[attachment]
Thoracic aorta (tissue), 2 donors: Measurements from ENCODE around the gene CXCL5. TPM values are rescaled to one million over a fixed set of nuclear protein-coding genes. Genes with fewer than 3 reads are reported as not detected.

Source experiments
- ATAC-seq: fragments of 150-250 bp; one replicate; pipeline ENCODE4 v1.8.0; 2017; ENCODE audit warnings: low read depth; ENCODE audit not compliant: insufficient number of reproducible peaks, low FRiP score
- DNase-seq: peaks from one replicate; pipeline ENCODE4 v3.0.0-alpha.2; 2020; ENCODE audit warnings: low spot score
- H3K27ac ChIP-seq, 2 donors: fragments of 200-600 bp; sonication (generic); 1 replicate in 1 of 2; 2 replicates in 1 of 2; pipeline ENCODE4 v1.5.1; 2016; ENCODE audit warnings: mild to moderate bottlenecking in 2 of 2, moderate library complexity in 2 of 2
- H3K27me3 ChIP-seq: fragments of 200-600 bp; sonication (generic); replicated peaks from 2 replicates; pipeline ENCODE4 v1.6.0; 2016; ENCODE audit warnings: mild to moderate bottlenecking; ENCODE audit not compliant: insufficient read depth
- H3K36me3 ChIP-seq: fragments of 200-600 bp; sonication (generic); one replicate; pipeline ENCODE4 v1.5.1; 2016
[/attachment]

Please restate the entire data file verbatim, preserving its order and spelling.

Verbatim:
Thoracic aorta (tissue), 2 donors: Measurements from ENCODE around the gene CXCL5. TPM values are rescaled to one million over a fixed set of nuclear protein-coding genes. Genes with fewer than 3 reads are reported as not detected.

Source experiments
- ATAC-seq: fragments of 150-250 bp; one replicate; pipeline ENCODE4 v1.8.0; 2017; ENCODE audit warnings: low read depth; ENCODE audit not compliant: insufficient number of reproducible peaks, low FRiP score
- DNase-seq: peaks from one replicate; pipeline ENCODE4 v3.0.0-alpha.2; 2020; ENCODE audit warnings: low spot score
- H3K27ac ChIP-seq, 2 donors: fragments of 200-600 bp; sonication (generic); 1 replicate in 1 of 2; 2 replicates in 1 of 2; pipeline ENCODE4 v1.5.1; 2016; ENCODE audit warnings: mild to moderate bottlenecking in 2 of 2, moderate library complexity in 2 of 2
- H3K27me3 ChIP-seq: fragments of 200-600 bp; sonication (generic); replicated peaks from 2 replicates; pipeline ENCODE4 v1.6.0; 2016; ENCODE audit warnings: mild to moderate bottlenecking; ENCODE audit not compliant: insufficient read depth
- H3K36me3 ChIP-seq: fragments of 200-600 bp; sonication (generic); one replicate; pipeline ENCODE4 v1.5.1; 2016